This is the original novel, there exist a number of adapted and abridged versions for English learners that should NOT be combined into it.
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Amazon.com Product Description (ISBN 0141441178, Paperback)

A gripping tale of adventure that has enthralled readers since it was first published, John Buchan's "The Thirty-Nine Steps" is edited with an introduction and notes by Sir John Keegan in "Penguin Classics". Adventurer Richard Hannay has just returned from South Africa and is thoroughly bored with his London life - until a spy is murdered in his flat, just days after having warned Hannay of an assassination plot that could plunge Britain into a war with Germany. An obvious suspect for the police and an easy target for the killers, Hannay picks up the trail left by the assassins, fleeing to Scotland, where he must use all his wits to stay one step ahead of the game - and warn the government before it is too late. One of the most popular adventure stories ever written, "The Thirty-Nine Steps" established John Buchan as the original thriller writer and inspired many other novelists and filmmakers including Alfred Hitchcock. In his introduction to this edition, historian Sir John Keegan compares Buchan's life - his experiences in South Africa, his love of Scotland and his moral integrity - with his fictional hero. This edition also includes notes, a chronology and further reading. John Buchan (1875-1940) was born in Perth, and first began writing at Oxford University, producing two volumes of essays, four novels and two collections of stories and poems before the age of twenty-five. During the First World War he worked both as a journalist and at Britain's War Propaganda Bureau, eventually becoming Director of Information. He published his most popular novel, "The Thirty-Nine Steps", in 1915 - and it has never since been out of print. If you enjoyed "The Thirty-Nine Steps", you might like G.K. Chesterton's "The Man Who Was Thursday", also available in "Penguin Classics". "Richard Hannay is...a modern knight-errant". ("Observer"). "Once you've started, you can't put the book down". (Stella Rimington).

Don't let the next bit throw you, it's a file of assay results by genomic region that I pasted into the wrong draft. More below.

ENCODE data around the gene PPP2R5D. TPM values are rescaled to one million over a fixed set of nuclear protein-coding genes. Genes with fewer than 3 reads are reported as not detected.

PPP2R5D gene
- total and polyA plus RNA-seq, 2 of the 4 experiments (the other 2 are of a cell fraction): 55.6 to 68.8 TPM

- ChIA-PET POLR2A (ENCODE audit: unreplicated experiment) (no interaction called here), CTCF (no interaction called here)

(retrieved from Amazon Thu, 12 Mar 2015 18:23:01 -0400)

(see all 9 descriptions)

Richard Hannay, a mining engineer, 'retires' at the age of 37, having made his fortune in Africa. He finds London dull, until he becomes caught up in a sensational plot to precipitate a pan-European war. Hannay is at first disinclined to believe the young American, with his incredible tales of international intrigue, and hints of a terrible secret. But when the American turns up dead in Hannay's flat, Hannay is forced to flee the attentions of both the conspirators and the law. Hannay is hunted across the Scottish moors by police and spy-ring alike, and must outwit his intelligent and pitiless enemy in the corridors of Whitehall and, finally, at the site of the mysterious thirty-nine steps.… (more)

(summary from another edition)

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Penguin Australia

3 editions of this book were published by Penguin Australia.

Editions: 0141441178, 0141031263, 0141194723

Tantor Media

An edition of this book was published by Tantor Media.